Carnival in Rio is arguably the biggest party in the world and no wonder: not only are the costumes fun and colorful, but the music and instrumentation are big, loud, soulful, and will most definitely give you a feeling you’ve never felt before.
But behind all that fun and joy, there’s a lot of work and preparation involved, especially in regards to the musicians.
From largely known instruments such as tambourines, rattles, and drums to agogôs and cuícas (typical Samba instruments), Carnival music is so rich and full it’s even hard to have a recording that properly translates the feeling and emotion you’re able to experience live.
Many people don’t know much about how the Carnival parade works, including Brazilians, believe it.
The reason for that is that it is actually tough to find information in regards to this subject, as there are few or almost no textbooks about it and the learning M.O is basically empyrical: you watch, and you learn.
In this article, we’ll be taking a look at which are the key elements and instruments that constitute the Escolas de Samba’s (how Brazilians call the Samba Schools that parade every year) marching bands and how they are organized to make such a big party roll out so smoothly and beautifully.
Carnival Parade in a Nutshell
To those unfamiliar with how the Samba School parade contest works, I’m going to summarize real quick so you can have a better idea.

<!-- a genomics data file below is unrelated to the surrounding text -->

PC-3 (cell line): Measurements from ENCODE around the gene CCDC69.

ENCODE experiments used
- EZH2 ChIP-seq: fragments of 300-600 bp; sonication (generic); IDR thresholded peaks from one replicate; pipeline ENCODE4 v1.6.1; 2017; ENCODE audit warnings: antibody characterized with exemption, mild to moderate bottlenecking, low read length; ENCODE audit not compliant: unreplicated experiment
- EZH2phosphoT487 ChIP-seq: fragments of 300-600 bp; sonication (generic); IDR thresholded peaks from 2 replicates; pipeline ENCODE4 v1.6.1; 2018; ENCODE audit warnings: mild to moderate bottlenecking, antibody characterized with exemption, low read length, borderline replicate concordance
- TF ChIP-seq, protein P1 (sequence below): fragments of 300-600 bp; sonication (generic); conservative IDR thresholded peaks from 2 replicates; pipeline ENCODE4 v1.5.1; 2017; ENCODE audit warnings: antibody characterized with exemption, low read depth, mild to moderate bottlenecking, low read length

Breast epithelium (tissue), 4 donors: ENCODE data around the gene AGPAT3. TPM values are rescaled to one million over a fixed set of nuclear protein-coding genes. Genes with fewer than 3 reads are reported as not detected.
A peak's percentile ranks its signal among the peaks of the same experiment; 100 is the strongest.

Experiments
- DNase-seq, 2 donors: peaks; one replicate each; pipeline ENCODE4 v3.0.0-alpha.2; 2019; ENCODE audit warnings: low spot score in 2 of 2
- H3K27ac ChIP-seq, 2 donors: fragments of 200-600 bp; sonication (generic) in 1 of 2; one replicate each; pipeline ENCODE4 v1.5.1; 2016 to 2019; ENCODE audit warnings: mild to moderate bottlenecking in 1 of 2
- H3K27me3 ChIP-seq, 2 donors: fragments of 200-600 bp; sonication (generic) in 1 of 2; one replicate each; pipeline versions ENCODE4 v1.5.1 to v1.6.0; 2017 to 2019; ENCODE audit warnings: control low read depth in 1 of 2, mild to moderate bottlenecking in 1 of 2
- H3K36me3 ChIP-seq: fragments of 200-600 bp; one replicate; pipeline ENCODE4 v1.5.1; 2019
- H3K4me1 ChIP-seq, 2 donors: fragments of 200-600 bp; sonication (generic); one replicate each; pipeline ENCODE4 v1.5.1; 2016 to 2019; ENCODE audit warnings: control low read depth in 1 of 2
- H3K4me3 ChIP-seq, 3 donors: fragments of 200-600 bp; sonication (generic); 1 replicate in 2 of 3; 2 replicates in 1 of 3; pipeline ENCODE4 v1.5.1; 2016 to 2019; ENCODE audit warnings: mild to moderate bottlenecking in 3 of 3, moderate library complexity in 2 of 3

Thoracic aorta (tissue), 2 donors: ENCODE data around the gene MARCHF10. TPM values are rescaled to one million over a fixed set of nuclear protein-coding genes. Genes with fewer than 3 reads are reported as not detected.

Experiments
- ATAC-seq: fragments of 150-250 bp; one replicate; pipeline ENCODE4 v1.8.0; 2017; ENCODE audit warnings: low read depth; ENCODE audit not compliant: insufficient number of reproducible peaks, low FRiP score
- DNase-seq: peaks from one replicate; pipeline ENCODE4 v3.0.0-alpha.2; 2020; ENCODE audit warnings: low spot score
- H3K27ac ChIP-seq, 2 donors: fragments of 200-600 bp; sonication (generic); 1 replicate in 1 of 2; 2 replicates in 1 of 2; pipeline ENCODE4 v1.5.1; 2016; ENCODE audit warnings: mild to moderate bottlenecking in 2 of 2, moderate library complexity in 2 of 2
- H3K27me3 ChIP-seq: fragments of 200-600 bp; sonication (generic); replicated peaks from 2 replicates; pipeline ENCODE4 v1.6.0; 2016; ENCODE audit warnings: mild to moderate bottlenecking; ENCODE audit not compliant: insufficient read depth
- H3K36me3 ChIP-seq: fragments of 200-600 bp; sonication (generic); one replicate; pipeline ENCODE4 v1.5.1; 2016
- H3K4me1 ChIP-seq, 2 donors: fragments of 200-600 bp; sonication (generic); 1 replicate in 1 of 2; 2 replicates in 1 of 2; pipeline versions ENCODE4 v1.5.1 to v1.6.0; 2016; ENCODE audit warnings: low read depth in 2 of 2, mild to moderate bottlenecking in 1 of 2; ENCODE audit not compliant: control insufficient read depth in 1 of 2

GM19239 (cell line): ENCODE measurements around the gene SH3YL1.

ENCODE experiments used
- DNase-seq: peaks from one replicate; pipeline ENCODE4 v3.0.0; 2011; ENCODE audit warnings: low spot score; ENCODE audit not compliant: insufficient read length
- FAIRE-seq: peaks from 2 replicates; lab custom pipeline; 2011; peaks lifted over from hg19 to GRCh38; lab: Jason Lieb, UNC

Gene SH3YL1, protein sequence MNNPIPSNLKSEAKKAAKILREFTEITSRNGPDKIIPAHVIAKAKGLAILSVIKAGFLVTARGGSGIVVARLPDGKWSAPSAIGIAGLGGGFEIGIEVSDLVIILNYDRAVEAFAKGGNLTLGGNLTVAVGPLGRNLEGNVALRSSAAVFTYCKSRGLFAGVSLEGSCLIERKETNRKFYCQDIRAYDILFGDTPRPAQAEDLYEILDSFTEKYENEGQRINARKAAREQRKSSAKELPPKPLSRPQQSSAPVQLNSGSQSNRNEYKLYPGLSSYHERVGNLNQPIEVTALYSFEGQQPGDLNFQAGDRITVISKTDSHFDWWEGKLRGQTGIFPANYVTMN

Every year, the Samba Schools in Rio de Janeiro develop a different theme (referred to as the Samba Plot – or Samba Enredo in Portuguese), which is presented on a big runway known as Marquês de Sapucaí Avenue or Sambódromo (in English Sambadrome).
The storytelling is provided not only by the theme song itself but also by all the costumes and the carros alegóricos (how floats are known in Brazil).
Over 2500 people are involved in a single Samba School parade, including singers, dancers, musicians, and support staff. So you can only imagine what a challenge it is to keep all of them organized and ready for the big parade.
A special judge panel keeps score on different categories such as Costumes, Floats and Props, and Time spent on the runway.
By the end of the 4-day parade, the School with the highest scores is chosen as the winner of that year, with the top 3 finalists not only receiving a cash prize but a chance to maintain their status and legacy as the best.
Key Elements in Samba Schools
Before we jump straight into the instruments that make Carnaval what it is, there are just a few elements that need to be discussed.
There are many parts involved in the making of a Carnival parade, from the interpreter to the dancers, to the song theme all the way to the band itself.
I’m going to give you a quick rundown on the main elements involved in making Carnival magic happen so fluidly while on the runway (or Avenida as Brazilians call it).
Marching Band Conductor/Maestro
Each Bateria (how the Carnival Parade marching bands are known in Brazil) works very similarly to the overall orchestras, with a Conductor leading the whole band to keep the sound nice and clean.
Some Maestros conduct in the same Samba School for years, some even managing to play for over 40 years with the same group.